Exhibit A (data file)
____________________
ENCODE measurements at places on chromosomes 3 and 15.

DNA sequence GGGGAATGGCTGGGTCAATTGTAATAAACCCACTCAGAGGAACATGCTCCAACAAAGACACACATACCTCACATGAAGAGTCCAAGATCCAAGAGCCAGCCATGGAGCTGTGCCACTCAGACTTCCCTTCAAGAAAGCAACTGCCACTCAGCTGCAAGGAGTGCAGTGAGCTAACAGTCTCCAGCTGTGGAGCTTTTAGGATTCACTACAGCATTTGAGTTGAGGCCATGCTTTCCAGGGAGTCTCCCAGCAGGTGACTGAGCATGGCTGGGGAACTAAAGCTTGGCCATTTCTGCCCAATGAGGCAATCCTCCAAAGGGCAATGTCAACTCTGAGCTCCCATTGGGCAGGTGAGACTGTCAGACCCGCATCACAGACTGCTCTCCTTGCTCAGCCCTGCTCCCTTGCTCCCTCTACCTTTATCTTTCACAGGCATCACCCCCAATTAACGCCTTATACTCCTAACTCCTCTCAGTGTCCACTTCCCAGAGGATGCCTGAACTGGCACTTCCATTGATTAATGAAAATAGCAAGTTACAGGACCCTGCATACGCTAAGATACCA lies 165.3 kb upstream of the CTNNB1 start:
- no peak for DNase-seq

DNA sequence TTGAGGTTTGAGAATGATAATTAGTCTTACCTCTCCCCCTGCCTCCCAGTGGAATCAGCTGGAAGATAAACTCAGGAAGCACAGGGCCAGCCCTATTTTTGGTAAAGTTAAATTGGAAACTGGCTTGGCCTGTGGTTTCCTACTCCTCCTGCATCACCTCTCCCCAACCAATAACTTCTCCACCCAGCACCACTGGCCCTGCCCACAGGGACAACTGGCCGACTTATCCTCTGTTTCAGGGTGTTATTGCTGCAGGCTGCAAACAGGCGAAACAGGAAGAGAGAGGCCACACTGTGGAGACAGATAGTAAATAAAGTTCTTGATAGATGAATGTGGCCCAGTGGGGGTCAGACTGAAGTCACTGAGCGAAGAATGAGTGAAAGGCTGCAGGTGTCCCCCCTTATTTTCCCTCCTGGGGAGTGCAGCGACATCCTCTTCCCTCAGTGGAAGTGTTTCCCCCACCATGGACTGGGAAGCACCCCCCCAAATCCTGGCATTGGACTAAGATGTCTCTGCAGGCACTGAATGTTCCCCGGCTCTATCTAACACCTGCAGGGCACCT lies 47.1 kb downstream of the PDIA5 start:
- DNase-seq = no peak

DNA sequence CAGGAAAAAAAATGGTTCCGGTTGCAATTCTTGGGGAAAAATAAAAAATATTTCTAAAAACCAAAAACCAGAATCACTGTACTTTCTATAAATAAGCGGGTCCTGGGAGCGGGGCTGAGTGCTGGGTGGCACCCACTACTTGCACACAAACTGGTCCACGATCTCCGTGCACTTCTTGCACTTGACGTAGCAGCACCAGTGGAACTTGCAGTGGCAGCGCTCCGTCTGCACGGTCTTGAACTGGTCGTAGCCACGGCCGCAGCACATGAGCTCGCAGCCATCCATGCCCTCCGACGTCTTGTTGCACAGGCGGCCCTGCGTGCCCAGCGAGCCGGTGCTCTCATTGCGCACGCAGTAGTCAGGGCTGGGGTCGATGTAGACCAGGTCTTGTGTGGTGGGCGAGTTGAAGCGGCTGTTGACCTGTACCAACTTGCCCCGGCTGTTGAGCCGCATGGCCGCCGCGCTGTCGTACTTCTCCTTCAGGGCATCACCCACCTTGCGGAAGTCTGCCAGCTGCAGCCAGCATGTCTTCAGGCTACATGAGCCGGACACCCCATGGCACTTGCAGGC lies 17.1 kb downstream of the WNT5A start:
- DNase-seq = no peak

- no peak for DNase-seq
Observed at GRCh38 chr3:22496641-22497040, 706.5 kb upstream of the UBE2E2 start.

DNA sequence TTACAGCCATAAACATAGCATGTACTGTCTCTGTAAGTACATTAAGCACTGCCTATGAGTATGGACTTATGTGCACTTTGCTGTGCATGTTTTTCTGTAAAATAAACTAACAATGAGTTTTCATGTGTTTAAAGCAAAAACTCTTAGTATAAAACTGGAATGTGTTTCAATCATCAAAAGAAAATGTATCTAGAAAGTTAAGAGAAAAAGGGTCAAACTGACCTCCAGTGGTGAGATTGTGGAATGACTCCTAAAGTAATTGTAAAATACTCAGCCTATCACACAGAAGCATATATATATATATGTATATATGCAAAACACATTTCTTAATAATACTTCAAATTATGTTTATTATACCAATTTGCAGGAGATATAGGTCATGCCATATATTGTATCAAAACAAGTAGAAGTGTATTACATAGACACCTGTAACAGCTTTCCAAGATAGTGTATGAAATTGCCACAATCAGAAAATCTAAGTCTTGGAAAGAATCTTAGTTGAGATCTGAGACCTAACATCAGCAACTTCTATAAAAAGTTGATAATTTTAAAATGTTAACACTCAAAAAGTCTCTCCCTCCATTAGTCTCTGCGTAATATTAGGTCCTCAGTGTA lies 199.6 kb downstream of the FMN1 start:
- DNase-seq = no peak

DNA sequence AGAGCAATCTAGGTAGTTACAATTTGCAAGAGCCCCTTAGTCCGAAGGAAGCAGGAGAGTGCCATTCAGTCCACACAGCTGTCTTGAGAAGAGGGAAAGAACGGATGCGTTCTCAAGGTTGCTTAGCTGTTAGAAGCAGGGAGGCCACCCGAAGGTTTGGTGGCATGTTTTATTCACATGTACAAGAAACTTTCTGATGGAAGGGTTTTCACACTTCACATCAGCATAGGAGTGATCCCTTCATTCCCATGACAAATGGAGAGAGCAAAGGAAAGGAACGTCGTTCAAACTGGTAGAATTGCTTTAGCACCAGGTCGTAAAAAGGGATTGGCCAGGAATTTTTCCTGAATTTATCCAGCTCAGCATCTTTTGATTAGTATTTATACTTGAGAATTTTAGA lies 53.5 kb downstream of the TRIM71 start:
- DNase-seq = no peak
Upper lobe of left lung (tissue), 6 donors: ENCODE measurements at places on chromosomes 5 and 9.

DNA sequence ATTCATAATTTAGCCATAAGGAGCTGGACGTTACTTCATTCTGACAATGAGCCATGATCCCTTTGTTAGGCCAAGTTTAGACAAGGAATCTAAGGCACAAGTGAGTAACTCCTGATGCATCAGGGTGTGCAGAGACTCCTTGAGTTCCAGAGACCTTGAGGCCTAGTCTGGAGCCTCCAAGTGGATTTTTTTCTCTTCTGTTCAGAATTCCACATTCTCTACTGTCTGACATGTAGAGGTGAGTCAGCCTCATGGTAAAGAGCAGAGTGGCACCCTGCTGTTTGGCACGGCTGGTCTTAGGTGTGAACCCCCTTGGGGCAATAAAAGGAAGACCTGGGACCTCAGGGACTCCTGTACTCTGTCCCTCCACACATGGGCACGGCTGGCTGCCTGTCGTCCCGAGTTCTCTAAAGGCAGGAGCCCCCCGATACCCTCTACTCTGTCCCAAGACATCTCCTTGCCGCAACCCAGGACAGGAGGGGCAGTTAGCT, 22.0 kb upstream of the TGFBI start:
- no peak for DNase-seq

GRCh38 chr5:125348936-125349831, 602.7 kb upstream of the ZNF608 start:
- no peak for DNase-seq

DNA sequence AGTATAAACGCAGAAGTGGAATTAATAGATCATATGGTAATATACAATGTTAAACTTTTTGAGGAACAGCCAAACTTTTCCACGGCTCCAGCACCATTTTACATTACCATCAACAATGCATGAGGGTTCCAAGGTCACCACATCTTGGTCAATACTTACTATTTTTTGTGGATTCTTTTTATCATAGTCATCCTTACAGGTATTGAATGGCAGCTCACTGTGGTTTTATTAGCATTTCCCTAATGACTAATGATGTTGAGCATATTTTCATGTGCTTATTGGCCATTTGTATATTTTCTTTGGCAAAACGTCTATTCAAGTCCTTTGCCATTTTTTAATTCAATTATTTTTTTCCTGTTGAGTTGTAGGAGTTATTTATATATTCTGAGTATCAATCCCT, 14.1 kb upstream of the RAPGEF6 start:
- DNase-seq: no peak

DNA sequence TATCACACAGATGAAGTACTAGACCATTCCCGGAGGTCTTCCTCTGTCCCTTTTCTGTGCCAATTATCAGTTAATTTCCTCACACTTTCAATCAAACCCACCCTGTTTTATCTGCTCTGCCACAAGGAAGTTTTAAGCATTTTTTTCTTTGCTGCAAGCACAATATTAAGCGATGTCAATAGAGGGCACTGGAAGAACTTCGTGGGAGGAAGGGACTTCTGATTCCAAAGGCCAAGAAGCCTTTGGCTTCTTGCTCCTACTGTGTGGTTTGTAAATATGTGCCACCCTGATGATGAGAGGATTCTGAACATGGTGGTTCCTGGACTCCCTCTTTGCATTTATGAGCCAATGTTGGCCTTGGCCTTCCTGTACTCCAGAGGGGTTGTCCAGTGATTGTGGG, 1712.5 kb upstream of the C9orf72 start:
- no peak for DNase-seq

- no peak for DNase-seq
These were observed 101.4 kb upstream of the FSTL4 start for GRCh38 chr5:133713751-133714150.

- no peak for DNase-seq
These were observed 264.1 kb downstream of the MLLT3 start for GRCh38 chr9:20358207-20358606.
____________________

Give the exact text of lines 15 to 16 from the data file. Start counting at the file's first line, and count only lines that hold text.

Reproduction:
DNA sequence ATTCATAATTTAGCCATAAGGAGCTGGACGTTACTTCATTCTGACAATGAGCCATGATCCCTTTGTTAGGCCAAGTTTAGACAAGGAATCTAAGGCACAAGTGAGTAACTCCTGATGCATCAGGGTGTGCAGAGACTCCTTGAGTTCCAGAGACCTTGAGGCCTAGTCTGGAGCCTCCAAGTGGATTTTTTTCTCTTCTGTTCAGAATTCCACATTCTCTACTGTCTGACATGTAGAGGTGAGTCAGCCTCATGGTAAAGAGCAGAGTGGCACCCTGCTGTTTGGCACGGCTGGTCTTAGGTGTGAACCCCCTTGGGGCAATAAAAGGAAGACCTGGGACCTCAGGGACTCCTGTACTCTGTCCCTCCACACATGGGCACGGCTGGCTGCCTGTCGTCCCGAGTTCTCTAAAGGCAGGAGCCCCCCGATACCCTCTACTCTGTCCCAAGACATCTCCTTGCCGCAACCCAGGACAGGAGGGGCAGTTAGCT, 22.0 kb upstream of the TGFBI start:
- no peak for DNase-seq